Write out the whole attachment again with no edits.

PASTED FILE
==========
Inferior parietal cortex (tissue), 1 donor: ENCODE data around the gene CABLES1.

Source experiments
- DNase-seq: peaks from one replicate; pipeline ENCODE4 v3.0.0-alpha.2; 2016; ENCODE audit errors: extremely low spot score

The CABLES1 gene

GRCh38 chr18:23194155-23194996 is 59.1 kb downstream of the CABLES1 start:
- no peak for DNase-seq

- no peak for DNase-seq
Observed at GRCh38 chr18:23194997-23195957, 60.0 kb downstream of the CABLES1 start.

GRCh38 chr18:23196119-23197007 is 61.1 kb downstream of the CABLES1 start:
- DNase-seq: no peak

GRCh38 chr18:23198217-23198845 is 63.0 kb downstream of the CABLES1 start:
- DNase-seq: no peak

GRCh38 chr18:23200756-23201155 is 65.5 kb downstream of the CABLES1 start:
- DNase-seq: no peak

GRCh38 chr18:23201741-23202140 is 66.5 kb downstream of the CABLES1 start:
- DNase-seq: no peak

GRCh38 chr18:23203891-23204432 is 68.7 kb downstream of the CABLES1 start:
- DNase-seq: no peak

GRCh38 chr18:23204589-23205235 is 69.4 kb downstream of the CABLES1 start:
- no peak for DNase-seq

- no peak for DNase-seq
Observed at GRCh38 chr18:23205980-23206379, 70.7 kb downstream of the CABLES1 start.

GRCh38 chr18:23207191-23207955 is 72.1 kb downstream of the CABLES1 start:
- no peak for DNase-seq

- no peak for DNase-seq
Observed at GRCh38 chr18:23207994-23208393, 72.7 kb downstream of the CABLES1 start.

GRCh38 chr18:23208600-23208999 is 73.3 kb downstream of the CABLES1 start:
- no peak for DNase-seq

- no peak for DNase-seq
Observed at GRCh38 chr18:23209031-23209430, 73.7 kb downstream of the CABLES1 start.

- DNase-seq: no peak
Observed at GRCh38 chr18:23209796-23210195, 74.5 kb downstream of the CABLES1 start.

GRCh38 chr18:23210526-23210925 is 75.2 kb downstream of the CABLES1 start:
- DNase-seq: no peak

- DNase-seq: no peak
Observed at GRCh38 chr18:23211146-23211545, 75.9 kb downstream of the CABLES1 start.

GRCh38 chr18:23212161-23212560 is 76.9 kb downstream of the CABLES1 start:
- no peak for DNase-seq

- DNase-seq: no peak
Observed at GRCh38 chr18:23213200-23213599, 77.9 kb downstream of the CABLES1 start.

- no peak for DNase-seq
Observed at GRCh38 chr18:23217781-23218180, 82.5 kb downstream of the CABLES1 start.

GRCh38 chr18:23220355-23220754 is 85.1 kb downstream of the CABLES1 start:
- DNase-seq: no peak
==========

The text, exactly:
Inferior parietal cortex (tissue), 1 donor: ENCODE data around the gene CABLES1.

Source experiments
- DNase-seq: peaks from one replicate; pipeline ENCODE4 v3.0.0-alpha.2; 2016; ENCODE audit errors: extremely low spot score

The CABLES1 gene

GRCh38 chr18:23194155-23194996 is 59.1 kb downstream of the CABLES1 start:
- no peak for DNase-seq

- no peak for DNase-seq
Observed at GRCh38 chr18:23194997-23195957, 60.0 kb downstream of the CABLES1 start.

GRCh38 chr18:23196119-23197007 is 61.1 kb downstream of the CABLES1 start:
- DNase-seq: no peak

GRCh38 chr18:23198217-23198845 is 63.0 kb downstream of the CABLES1 start:
- DNase-seq: no peak

GRCh38 chr18:23200756-23201155 is 65.5 kb downstream of the CABLES1 start:
- DNase-seq: no peak

GRCh38 chr18:23201741-23202140 is 66.5 kb downstream of the CABLES1 start:
- DNase-seq: no peak

GRCh38 chr18:23203891-23204432 is 68.7 kb downstream of the CABLES1 start:
- DNase-seq: no peak

GRCh38 chr18:23204589-23205235 is 69.4 kb downstream of the CABLES1 start:
- no peak for DNase-seq

- no peak for DNase-seq
Observed at GRCh38 chr18:23205980-23206379, 70.7 kb downstream of the CABLES1 start.

GRCh38 chr18:23207191-23207955 is 72.1 kb downstream of the CABLES1 start:
- no peak for DNase-seq

- no peak for DNase-seq
Observed at GRCh38 chr18:23207994-23208393, 72.7 kb downstream of the CABLES1 start.

GRCh38 chr18:23208600-23208999 is 73.3 kb downstream of the CABLES1 start:
- no peak for DNase-seq

- no peak for DNase-seq
Observed at GRCh38 chr18:23209031-23209430, 73.7 kb downstream of the CABLES1 start.

- DNase-seq: no peak
Observed at GRCh38 chr18:23209796-23210195, 74.5 kb downstream of the CABLES1 start.

GRCh38 chr18:23210526-23210925 is 75.2 kb downstream of the CABLES1 start:
- DNase-seq: no peak

- DNase-seq: no peak
Observed at GRCh38 chr18:23211146-23211545, 75.9 kb downstream of the CABLES1 start.

GRCh38 chr18:23212161-23212560 is 76.9 kb downstream of the CABLES1 start:
- no peak for DNase-seq

- DNase-seq: no peak
Observed at GRCh38 chr18:23213200-23213599, 77.9 kb downstream of the CABLES1 start.

- no peak for DNase-seq
Observed at GRCh38 chr18:23217781-23218180, 82.5 kb downstream of the CABLES1 start.

GRCh38 chr18:23220355-23220754 is 85.1 kb downstream of the CABLES1 start:
- DNase-seq: no peak